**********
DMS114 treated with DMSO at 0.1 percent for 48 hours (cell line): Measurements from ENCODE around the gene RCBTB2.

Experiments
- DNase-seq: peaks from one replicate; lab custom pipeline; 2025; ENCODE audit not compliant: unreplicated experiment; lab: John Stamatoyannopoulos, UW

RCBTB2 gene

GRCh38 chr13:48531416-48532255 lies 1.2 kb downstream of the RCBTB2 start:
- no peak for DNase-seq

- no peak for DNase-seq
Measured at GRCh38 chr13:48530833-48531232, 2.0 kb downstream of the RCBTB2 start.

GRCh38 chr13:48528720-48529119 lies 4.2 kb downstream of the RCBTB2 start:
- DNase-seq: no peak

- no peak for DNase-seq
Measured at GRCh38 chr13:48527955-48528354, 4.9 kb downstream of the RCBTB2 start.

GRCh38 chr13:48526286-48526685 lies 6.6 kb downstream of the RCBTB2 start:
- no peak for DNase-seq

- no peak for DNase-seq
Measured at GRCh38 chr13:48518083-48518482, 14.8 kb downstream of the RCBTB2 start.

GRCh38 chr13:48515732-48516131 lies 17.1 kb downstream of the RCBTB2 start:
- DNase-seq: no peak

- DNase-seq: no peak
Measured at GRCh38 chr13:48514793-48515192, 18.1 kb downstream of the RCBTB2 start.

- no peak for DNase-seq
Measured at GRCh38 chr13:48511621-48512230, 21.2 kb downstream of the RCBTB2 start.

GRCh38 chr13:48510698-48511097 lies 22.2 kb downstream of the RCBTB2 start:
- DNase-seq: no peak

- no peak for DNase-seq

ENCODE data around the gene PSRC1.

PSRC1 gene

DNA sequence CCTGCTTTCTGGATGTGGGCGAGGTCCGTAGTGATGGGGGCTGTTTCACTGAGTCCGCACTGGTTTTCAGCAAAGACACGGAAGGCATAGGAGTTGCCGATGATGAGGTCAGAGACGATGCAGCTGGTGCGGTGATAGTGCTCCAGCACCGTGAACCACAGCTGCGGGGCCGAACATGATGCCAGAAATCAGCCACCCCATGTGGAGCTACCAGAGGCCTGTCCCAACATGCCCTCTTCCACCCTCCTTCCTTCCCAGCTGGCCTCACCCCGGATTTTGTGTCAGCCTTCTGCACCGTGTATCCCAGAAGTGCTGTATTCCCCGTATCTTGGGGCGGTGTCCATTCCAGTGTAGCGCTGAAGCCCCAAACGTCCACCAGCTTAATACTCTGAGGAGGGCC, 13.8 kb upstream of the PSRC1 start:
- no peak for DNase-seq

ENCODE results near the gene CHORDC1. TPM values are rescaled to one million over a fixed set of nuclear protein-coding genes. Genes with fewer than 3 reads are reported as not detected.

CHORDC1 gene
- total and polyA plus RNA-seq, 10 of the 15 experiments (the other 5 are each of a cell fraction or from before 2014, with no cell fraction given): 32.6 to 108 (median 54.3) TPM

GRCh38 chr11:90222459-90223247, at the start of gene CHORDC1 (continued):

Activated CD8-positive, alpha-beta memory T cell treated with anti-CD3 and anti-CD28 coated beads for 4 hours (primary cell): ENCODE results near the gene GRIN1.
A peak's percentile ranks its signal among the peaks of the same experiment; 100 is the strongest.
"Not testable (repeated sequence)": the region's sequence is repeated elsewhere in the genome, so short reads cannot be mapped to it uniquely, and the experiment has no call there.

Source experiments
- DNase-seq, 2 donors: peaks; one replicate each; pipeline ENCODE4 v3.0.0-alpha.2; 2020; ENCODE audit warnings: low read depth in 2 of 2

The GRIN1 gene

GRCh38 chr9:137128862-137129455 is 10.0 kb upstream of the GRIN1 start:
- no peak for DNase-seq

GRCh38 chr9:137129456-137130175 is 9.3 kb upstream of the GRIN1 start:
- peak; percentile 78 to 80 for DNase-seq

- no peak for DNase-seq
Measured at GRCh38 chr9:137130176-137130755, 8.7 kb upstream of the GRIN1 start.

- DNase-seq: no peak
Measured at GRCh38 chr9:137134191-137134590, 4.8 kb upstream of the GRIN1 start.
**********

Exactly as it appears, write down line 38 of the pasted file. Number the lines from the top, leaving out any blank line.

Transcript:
- DNase-seq, 2 donors: peaks; one replicate each; pipeline ENCODE4 v3.0.0-alpha.2; 2020; ENCODE audit warnings: low read depth in 2 of 2